If you buy big-box, your stroller will: (a) be heavy (24 lbs or bigger); (b) not drive very well, which doesn't seem like a big deal until you actually try it; (c) not do anyting special like reverse-seat (though this is beginning to change); (d) be bulky and have problems like not fitting in your trunk. The only reason people used to buy these (I think) is that you could put a car seat in them. The big news is twofold: most modern good strollers allow for car seats too and studies show that kids shouldn't spend that much time in a car seat. I had a car seat adapter for my Stokke but I rarely used it. I certainly wouldn't give up the things a good stroller does well in exchange for it.
Addendum: Why not a Bugaboo Cam or Frog or Gecko? Default, this is what the city ladies with money want, though I don't know why. They are a bit pretty, but because they're so common, it's like you don't even see them anymore. These are heavy, bulky, and fold in TWO PIECES, which gets to be a real drag. So what they do is drive around the neighborhood and not much else. I do like the reverse seat and the air tires, so if you have enough $ for a Bugaboo as well as a functional stroller, go and God bless. Though, personally, I shy from something so common. If I were going to go that direction, I'd get a Stokke (which I did), or a Teutonia or even a Vista, which allows for a toddler seat if you end up with two. Or any number of other fancy, fun, big bulky strollers. But, buy used. We got our Stokke complete with bassinet and car seat adapter for $650 dollars, which sounds spendy, until you figure that, new, it would have cost $1400. Two years later, the going rate on craigslist for this exact stroller is around $600. So we will have spent $50 on it. Big box strollers cost about $200 to $250 new, and run about $10 at garage sales or $50 on CL. So, my used Stokke will have cost less than a new Graco.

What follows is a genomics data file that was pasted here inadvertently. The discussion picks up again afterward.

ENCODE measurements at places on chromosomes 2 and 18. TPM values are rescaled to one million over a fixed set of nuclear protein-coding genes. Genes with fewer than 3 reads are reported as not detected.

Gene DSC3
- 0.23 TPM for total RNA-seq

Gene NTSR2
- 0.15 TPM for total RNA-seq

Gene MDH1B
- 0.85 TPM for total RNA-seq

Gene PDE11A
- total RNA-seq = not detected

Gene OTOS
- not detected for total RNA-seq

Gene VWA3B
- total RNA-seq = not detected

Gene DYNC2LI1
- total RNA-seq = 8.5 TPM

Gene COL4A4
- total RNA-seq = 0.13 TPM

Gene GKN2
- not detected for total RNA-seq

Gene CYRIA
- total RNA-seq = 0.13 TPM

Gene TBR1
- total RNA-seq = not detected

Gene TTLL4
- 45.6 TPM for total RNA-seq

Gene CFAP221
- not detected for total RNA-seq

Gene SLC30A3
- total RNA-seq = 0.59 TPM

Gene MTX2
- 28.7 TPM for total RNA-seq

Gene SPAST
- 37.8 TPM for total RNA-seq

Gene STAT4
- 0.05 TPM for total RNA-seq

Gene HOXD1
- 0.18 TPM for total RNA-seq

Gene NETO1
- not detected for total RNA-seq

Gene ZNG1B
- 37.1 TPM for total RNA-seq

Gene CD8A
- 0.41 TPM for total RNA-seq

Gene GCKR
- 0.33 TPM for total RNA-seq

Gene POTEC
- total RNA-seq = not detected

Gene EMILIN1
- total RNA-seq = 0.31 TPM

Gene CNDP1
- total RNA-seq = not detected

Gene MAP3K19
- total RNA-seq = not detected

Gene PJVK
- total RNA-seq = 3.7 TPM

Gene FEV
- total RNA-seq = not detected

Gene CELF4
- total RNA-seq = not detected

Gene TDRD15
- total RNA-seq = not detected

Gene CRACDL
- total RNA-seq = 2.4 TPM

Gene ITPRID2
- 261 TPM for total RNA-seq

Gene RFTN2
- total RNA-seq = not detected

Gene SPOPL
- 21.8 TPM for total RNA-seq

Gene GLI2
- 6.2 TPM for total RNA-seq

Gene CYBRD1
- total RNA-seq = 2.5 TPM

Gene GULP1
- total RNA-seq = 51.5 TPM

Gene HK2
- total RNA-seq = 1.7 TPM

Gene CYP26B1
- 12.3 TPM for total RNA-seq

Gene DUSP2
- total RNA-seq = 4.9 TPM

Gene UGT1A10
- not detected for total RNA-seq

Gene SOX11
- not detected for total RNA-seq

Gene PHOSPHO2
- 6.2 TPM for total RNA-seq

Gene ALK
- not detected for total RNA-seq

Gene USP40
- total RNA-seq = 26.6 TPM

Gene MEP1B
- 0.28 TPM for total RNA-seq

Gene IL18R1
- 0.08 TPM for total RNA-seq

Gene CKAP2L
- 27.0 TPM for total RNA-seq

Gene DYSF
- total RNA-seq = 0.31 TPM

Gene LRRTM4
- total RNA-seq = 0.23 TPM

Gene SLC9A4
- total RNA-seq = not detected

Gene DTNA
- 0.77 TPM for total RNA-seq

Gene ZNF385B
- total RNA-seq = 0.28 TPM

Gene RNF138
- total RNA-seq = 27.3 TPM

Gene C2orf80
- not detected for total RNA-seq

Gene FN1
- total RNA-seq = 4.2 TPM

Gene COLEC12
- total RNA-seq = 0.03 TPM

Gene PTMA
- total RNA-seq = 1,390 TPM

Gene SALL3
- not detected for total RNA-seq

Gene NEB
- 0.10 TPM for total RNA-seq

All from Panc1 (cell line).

Finally, there are a number of other strollers that can be had more cheaply because they are less well-known. If you want a fancy stroller for practically nothing, be on the look-out for used prams, such as Emmeljunga or Bertini. For about $100, you'll get all the cool things of a Bugaboo without the expense. For more city-friendly strollers, consider anything made by Joovy, the Valco Buggster or Ion, the Mutsy Spider, etc. If you're broke, a lot of research can yield a great stroller at a low price.
BASSINET YAY, CRIB NAY: We got a bassinet with our stroller, and I attribute at least some of our success with sleeping independently to it. It created a nice enclosed cozy space for our son, and when we were transitioning to a bed, we simply put the bassinet on top of the bed for a month or two. That way, L got accustomed to being in the bed while still in a cozier situation.
Alternatively, we did not use a crib. Frankly, chances are that you won't use a crib anyway. Some ridiculous percentage of kids end up just sleeping with their parents. It's the dirty secret for most parents. We went the Montessori route, which encourages having your kid sleep on the floor. There are nice wood beds for the floor, but I saw no reason to buy something so expensive that wouldn't last long, that didn't really add anything. We fully child-proofed L's room, laid down foam matting to cushion any falls and put the bed next to the foam matting, to lessen the distance between top of bed and floor. The bassinet prevented any falling for the first important few months, and then there was a short period when he'd roll over and fall, though it didn't hurt him, and then.... wait for it...
He figured out how to get out of bed and then started getting up before us and playing with his toys and books by himself for a good half hour or so before indicating he was hungry. It was a blessing to have that extra little time.
The thing I'd have done differently: I wouldn't have bothered getting a crib-sized mattress. Because he's on the floor, it makes absolutely no difference, and it would have been fine to go right to a twin-size.